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South African companies push empowerment forward

The massive shift of equity ownership needed in post-apartheid South Africa was always going to be a tough task. There will never be a template for deals, but a range of structuring and financing strategies are taking shape. Mark Brown reports from Johannesburg.

 Wiphold puts women centre stage |  Private equity and BEE

THE PHILOSOPHY OF the South African policy of Black Economic Empowerment (BEE) is simple. Execution is not so straightforward. Working out how best to get equity in businesses of all shapes and sizes into the hands of blacks, women and the republic’s other historically disadvantaged groups is part of the broader BEE process of giving them the capital, jobs, and skills to take part in entrepreneurship and wealth creation. But this equity transfer is the single biggest preoccupation for South Africa’s M&A advisors and corporate financiers.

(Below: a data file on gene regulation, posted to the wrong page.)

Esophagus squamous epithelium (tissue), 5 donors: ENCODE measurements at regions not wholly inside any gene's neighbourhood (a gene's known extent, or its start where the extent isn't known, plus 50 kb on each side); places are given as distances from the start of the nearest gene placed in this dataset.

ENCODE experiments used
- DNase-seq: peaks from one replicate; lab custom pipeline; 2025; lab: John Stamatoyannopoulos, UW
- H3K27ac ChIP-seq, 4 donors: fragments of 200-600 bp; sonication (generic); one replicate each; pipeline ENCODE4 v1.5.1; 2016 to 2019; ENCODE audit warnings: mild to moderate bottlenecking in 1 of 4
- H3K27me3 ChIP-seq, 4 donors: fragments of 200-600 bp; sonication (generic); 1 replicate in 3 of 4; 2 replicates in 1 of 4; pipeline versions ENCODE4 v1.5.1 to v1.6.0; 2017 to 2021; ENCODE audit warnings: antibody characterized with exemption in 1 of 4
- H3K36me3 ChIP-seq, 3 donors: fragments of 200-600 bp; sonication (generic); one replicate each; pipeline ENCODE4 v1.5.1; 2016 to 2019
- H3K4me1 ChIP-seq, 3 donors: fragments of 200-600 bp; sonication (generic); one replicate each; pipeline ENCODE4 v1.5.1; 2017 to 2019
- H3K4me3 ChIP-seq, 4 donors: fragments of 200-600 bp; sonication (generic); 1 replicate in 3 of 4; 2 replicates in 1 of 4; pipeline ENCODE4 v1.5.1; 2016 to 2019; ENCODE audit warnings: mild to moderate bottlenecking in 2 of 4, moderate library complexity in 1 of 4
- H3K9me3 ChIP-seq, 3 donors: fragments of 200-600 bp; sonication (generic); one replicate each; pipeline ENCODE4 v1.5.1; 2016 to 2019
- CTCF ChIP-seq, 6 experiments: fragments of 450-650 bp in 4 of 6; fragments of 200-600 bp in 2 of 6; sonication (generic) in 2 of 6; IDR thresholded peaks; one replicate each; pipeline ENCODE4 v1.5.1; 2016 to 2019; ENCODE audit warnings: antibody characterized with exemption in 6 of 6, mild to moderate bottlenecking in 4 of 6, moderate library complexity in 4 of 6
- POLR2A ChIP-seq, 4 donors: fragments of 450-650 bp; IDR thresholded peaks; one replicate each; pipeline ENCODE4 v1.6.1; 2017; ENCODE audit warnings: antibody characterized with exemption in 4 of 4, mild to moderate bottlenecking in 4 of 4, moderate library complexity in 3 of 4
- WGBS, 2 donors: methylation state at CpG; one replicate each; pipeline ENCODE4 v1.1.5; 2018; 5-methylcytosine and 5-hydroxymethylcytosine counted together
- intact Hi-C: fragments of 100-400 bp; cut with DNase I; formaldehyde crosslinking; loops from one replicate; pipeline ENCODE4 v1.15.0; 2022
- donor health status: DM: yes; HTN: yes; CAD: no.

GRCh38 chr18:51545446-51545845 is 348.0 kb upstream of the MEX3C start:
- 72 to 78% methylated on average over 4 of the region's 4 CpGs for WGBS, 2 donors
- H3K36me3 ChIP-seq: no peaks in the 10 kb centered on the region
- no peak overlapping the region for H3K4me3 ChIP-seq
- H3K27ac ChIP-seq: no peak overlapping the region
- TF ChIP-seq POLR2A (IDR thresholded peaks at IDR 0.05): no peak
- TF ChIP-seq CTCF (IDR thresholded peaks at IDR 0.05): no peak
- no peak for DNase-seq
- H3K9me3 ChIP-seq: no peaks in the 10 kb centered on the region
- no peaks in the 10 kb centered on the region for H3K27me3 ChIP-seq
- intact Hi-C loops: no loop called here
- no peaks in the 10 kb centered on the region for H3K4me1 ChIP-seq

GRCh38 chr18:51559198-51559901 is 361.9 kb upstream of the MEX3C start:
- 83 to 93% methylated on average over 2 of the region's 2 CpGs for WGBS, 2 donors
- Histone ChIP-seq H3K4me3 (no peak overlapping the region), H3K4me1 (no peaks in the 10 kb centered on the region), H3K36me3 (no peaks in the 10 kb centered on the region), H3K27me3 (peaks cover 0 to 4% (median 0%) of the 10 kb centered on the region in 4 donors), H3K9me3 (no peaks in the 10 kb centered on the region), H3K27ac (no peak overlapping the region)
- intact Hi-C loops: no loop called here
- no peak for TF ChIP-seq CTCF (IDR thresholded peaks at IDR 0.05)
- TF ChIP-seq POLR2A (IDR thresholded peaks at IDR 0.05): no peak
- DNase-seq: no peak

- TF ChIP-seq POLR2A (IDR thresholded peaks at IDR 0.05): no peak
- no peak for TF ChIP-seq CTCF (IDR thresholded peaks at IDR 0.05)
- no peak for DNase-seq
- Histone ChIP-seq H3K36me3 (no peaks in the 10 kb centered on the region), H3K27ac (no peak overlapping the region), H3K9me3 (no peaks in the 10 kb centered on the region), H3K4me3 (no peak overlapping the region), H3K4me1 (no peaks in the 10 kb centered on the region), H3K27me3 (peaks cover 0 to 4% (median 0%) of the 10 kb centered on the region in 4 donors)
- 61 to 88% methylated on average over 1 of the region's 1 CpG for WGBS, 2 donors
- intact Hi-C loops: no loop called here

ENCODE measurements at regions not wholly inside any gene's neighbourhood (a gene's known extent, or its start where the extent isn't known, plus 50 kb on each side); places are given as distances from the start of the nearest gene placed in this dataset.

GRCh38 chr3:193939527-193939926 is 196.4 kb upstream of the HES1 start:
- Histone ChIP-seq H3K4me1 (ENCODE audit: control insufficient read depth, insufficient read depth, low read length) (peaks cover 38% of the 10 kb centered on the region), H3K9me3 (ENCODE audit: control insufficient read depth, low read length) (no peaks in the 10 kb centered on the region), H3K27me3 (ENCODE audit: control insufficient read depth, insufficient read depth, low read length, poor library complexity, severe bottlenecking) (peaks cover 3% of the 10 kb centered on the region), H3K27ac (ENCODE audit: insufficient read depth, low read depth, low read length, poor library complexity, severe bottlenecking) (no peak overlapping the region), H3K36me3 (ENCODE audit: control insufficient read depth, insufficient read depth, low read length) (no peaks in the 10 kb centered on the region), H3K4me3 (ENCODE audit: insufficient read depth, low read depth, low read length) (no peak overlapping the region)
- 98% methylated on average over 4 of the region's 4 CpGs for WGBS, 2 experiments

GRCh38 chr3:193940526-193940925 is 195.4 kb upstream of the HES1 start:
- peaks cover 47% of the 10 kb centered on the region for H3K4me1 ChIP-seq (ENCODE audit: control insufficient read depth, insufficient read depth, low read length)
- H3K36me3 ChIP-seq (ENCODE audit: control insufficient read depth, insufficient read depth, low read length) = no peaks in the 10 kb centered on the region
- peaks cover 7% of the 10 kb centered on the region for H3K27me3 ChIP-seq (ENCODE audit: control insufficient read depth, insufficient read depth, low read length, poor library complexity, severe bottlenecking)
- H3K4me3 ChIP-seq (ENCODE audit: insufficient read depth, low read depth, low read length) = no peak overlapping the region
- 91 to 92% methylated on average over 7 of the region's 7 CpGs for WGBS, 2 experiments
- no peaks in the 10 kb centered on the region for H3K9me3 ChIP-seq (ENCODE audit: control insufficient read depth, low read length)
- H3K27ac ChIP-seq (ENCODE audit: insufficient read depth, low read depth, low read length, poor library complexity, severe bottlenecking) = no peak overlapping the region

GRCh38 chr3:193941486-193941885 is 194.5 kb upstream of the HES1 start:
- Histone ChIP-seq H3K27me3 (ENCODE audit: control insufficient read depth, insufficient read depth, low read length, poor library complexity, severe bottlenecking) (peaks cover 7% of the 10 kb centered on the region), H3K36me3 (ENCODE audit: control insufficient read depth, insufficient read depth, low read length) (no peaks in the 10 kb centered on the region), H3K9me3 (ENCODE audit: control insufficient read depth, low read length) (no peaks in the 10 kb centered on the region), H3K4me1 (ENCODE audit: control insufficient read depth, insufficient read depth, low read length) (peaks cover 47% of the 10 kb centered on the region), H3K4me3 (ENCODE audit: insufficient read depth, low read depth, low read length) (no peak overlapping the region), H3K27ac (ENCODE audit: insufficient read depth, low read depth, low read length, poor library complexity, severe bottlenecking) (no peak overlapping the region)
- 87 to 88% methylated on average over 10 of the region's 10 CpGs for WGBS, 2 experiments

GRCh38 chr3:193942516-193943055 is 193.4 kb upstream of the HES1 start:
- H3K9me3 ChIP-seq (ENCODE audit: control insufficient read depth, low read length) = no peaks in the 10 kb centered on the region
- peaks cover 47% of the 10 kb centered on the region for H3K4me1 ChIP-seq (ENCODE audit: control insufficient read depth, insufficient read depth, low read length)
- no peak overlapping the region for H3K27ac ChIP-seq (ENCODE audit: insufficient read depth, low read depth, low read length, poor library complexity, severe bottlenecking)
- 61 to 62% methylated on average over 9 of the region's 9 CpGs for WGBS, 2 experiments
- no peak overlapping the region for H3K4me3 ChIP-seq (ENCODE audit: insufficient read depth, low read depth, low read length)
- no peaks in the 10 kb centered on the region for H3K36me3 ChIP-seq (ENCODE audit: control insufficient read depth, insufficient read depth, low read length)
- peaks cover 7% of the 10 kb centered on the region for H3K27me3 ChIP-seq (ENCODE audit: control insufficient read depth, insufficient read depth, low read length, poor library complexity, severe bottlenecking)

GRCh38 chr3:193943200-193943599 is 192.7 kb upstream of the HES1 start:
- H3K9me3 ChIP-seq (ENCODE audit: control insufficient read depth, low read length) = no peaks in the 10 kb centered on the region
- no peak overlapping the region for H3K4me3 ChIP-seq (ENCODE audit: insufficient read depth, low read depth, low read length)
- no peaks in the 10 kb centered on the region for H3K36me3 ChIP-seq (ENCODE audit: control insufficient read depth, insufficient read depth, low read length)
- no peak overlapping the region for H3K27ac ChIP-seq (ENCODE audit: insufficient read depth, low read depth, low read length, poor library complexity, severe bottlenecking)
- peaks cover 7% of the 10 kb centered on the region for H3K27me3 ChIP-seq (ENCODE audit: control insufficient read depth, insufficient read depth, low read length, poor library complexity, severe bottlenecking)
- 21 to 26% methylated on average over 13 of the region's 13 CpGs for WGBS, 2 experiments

According to Ernst & Young’s annual South African M&A survey, there were 244 BEE deals worth a total of R52.9 billion ($7.8 billion) in 2004. That’s an increase in BEE deal activity of nearly one-third by volume and over one-quarter by value on the previous year.

“BEE is keeping every corporate financier in the country busy,” says Tim Thackwray, head of corporate finance at Standard Bank in Johannesburg.

The figures for 2005 should be just as impressive. In the fourth quarter alone De Beers announced its BEE deal – a R3.6 billion ($533 million) sale of 26% of its South African operations – and Anglo American, Kumba Resources and Eyesizwe Mining established a new empowered mining company with an enterprise value of R16 billion.

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